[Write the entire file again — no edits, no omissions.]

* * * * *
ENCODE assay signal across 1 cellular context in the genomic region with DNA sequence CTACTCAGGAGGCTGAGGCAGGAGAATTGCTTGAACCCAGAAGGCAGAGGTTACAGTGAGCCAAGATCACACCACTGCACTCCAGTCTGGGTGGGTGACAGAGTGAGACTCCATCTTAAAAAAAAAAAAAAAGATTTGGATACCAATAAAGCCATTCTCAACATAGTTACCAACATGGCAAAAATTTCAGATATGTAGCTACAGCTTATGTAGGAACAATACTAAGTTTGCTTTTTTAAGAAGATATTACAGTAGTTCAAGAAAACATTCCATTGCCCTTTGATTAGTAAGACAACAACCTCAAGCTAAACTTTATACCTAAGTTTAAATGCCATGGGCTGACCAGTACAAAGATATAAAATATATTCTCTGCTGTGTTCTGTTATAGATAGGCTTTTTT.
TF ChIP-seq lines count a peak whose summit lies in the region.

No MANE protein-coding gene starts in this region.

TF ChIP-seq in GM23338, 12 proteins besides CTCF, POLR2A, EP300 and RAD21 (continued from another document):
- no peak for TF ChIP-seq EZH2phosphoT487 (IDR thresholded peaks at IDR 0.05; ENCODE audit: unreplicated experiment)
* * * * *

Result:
ENCODE assay signal across 1 cellular context in the genomic region with DNA sequence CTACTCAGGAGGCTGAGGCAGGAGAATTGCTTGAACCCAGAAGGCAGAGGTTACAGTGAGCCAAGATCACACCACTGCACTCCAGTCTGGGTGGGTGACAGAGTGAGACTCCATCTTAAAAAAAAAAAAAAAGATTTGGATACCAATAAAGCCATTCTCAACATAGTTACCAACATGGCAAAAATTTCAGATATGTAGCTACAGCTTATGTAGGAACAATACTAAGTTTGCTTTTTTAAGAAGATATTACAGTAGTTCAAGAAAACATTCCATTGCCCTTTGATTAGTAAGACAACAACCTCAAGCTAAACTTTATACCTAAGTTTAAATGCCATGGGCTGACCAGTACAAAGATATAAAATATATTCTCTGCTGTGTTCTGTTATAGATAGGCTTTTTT.
TF ChIP-seq lines count a peak whose summit lies in the region.

No MANE protein-coding gene starts in this region.

TF ChIP-seq in GM23338, 12 proteins besides CTCF, POLR2A, EP300 and RAD21 (continued from another document):
- no peak for TF ChIP-seq EZH2phosphoT487 (IDR thresholded peaks at IDR 0.05; ENCODE audit: unreplicated experiment)